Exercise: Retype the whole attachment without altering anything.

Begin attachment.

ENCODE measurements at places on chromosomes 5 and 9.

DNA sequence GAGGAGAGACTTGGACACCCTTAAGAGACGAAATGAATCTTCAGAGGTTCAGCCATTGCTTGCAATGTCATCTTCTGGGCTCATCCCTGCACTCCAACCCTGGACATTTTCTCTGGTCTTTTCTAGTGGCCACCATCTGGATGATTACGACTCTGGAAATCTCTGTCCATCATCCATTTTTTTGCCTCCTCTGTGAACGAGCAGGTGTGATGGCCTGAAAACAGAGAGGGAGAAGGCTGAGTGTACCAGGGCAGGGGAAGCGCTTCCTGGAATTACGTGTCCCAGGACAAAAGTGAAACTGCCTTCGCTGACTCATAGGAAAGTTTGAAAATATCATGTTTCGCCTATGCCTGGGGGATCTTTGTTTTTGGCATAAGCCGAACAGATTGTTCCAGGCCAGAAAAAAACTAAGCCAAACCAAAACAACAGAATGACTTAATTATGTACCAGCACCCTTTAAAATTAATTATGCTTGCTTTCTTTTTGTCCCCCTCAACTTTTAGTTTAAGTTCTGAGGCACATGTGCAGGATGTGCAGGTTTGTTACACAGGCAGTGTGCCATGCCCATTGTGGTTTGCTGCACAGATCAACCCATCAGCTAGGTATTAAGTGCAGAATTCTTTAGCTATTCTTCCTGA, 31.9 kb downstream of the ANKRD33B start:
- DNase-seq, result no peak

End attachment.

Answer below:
ENCODE measurements at places on chromosomes 5 and 9.

DNA sequence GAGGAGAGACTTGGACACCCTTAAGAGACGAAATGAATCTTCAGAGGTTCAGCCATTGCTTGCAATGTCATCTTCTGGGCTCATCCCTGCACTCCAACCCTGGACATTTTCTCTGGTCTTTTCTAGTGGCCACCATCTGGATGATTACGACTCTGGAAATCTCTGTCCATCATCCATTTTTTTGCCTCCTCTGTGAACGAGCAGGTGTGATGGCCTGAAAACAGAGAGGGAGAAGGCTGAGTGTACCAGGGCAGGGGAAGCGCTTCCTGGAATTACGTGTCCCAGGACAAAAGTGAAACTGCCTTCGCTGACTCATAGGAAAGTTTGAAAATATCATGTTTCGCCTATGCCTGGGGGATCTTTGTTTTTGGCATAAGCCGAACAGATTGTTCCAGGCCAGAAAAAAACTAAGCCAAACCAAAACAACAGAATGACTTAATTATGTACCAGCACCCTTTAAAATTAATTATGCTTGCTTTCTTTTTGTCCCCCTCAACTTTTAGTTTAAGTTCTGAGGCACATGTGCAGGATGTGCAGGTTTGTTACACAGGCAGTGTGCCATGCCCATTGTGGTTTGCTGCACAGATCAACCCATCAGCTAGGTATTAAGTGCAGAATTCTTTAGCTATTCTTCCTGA, 31.9 kb downstream of the ANKRD33B start:
- DNase-seq, result no peak